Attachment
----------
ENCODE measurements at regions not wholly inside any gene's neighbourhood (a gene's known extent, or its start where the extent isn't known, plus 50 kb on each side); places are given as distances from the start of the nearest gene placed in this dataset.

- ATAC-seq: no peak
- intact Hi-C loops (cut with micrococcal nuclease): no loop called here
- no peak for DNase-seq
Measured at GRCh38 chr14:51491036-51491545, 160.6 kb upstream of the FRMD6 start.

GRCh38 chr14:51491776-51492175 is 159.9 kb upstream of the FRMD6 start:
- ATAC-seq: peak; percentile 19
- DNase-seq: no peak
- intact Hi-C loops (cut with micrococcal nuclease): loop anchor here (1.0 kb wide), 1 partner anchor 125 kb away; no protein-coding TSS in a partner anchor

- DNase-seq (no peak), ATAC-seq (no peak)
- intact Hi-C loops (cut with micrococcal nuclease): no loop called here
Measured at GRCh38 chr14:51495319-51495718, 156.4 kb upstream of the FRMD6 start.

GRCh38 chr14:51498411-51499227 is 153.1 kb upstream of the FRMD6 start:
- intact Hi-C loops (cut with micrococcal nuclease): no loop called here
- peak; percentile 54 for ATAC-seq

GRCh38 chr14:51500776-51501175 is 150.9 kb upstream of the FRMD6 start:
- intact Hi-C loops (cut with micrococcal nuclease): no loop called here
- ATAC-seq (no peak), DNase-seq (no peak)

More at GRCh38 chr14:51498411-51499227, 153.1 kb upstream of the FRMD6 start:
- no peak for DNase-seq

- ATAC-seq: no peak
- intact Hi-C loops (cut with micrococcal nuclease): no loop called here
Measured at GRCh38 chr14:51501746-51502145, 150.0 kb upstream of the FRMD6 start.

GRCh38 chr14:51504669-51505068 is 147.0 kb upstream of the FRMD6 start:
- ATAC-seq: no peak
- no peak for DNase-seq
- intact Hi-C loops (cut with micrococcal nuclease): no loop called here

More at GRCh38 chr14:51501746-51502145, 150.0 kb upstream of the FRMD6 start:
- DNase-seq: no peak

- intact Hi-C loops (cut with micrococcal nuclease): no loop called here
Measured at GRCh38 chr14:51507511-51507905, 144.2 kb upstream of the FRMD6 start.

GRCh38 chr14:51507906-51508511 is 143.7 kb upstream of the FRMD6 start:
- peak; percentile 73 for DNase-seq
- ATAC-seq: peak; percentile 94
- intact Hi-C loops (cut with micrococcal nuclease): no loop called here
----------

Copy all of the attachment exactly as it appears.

ENCODE measurements at regions not wholly inside any gene's neighbourhood (a gene's known extent, or its start where the extent isn't known, plus 50 kb on each side); places are given as distances from the start of the nearest gene placed in this dataset.

- ATAC-seq: no peak
- intact Hi-C loops (cut with micrococcal nuclease): no loop called here
- no peak for DNase-seq
Measured at GRCh38 chr14:51491036-51491545, 160.6 kb upstream of the FRMD6 start.

GRCh38 chr14:51491776-51492175 is 159.9 kb upstream of the FRMD6 start:
- ATAC-seq: peak; percentile 19
- DNase-seq: no peak
- intact Hi-C loops (cut with micrococcal nuclease): loop anchor here (1.0 kb wide), 1 partner anchor 125 kb away; no protein-coding TSS in a partner anchor

- DNase-seq (no peak), ATAC-seq (no peak)
- intact Hi-C loops (cut with micrococcal nuclease): no loop called here
Measured at GRCh38 chr14:51495319-51495718, 156.4 kb upstream of the FRMD6 start.

GRCh38 chr14:51498411-51499227 is 153.1 kb upstream of the FRMD6 start:
- intact Hi-C loops (cut with micrococcal nuclease): no loop called here
- peak; percentile 54 for ATAC-seq

GRCh38 chr14:51500776-51501175 is 150.9 kb upstream of the FRMD6 start:
- intact Hi-C loops (cut with micrococcal nuclease): no loop called here
- ATAC-seq (no peak), DNase-seq (no peak)

More at GRCh38 chr14:51498411-51499227, 153.1 kb upstream of the FRMD6 start:
- no peak for DNase-seq

- ATAC-seq: no peak
- intact Hi-C loops (cut with micrococcal nuclease): no loop called here
Measured at GRCh38 chr14:51501746-51502145, 150.0 kb upstream of the FRMD6 start.

GRCh38 chr14:51504669-51505068 is 147.0 kb upstream of the FRMD6 start:
- ATAC-seq: no peak
- no peak for DNase-seq
- intact Hi-C loops (cut with micrococcal nuclease): no loop called here

More at GRCh38 chr14:51501746-51502145, 150.0 kb upstream of the FRMD6 start:
- DNase-seq: no peak

- intact Hi-C loops (cut with micrococcal nuclease): no loop called here
Measured at GRCh38 chr14:51507511-51507905, 144.2 kb upstream of the FRMD6 start.

GRCh38 chr14:51507906-51508511 is 143.7 kb upstream of the FRMD6 start:
- peak; percentile 73 for DNase-seq
- ATAC-seq: peak; percentile 94
- intact Hi-C loops (cut with micrococcal nuclease): no loop called here